UK School & Education System: Expat Guide

education system in the uk

The United Kingdom has one of the oldest and best-developed education systems in the world.

From Early Years to Higher Education, you can be certain that high-quality options are available throughout the country. The education systems differ in each of the devolved nations – England, Scotland, Wales, and Northern Ireland – so you will want to be sure to thoroughly research schools depending upon where you plan to move.

This guide is to help families moving to the UK understand how the education system in the UK works and the different options available at each stage of schooling within the four nations.

 

How does the education system in the UK work?

Education in the UK is split between Early Years Education, Primary Education, Secondary Education, Further Education, and Higher Education.

Within Primary Education and Secondary Education, the educational phases are further broken down into Key Stages, as follows:

Eduation phase

Key stage

Primary School Key Stage 1: 5 to 7 years old
Primary School Key Stage 2: 7 to 11 years old
Secondary School Key Stage 3: 11 to 14 years old
Secondary School Key Stage 4: 14 to 16 years old

 

Schools are open five days a week, full-time from September to July.

The school year is divided into three terms with a half-term break between each term in the winter, spring, and summer.

Education is compulsory until the age of 16 in the United Kingdom.

In general, the education system is organised between state schools and private (or independent) schools.

State schools are the tax-payer funded, government-run schools all students can attend without cost as part of their right to an education. Private schools are selective, fee-paying schools that often have specific admissions criteria.

There is also a difference between State schools in the selectivity of pupils. Non-selective State schools are known as comprehensive schools. Selective State schools are known as grammar schools. Grammar schools are only available in certain parts of the country. Entry for grammar schools is determined by conditions such as passing an entrance exam.

In England, there are also Academy Schools. These are publicly funded but independently run by a voluntary organisation. Academies have greater control over the kind of education they provide. They operate under fewer restrictions from local authorities, can alter the structure of school terms and school days, have the freedom to set staff conditions and pay rates, and the right to choose large portions of curriculums.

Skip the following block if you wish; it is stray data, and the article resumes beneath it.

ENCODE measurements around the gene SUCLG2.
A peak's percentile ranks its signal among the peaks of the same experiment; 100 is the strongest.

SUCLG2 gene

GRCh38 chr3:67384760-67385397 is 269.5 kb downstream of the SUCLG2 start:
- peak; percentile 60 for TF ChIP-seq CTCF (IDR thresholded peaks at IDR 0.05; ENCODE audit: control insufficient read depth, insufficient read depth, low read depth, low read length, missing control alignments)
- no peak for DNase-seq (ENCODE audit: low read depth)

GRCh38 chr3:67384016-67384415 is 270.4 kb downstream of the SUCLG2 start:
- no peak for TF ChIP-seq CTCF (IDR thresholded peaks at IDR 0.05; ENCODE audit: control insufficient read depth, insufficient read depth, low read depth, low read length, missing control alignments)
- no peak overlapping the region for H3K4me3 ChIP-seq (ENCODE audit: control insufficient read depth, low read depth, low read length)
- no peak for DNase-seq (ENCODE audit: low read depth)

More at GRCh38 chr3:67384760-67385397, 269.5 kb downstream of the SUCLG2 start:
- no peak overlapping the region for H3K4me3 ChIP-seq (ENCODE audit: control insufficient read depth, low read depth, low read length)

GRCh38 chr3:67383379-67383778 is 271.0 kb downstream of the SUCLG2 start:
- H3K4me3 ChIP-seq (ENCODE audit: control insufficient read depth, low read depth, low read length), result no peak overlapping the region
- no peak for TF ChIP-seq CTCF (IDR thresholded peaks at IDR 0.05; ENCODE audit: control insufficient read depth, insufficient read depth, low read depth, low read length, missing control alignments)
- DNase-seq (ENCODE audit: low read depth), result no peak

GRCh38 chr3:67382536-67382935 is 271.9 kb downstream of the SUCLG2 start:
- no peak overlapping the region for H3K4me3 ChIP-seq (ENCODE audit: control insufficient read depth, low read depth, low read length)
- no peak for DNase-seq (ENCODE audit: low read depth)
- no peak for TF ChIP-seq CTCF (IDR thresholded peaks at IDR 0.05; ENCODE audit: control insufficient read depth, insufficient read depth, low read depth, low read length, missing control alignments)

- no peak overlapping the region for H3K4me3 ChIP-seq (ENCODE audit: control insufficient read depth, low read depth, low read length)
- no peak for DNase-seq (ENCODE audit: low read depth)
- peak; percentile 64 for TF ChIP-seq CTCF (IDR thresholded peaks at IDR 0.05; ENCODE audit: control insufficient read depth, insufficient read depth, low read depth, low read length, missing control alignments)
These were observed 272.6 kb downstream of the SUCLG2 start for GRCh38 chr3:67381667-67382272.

Each of the devolved nations of England, Scotland, Wales, and Northern Ireland administer their education systems, qualifications, and exam schemes, so the ages and specifications of each level for the specific nation are outlined in detail below.

 

Early Years Education in the UK – Optional

England

Early Years Education in England is guaranteed for 15 hours a week for children ages 3 and 4. Early Years education is varied and can take place in facilities such as state-run nursery schools, reception year classes within primary schools, childminders, and privately run nurseries.

 

Scotland

Early Years Education in Scotland is guaranteed on a part-time basis from the age of 3. This stage of education can take place in various formats, such as local authority centres, private education centres, and voluntary education providers. All children are guaranteed a full academic year of Early Years Education before beginning Primary Education.

 

Wales

Early Years Education in Wales part of the Foundation Phase from ages 3 to 7. This stage of education is guaranteed by the Welsh Government and all 3-year olds are entitled to a place in a form of Early Years Education – these can include formal schooling, childminders, or informal playgroups. This differs from the other nations of England, Scotland, and Northern Ireland.

 

Northern Ireland

Early Years Education in Northern Ireland is available for children ages 3 to 4. The Northern Irish Department of Education ensures that at least one year of Early Years Education is available to every family that wants the option.

 

Primary Education in the UK – Compulsory

England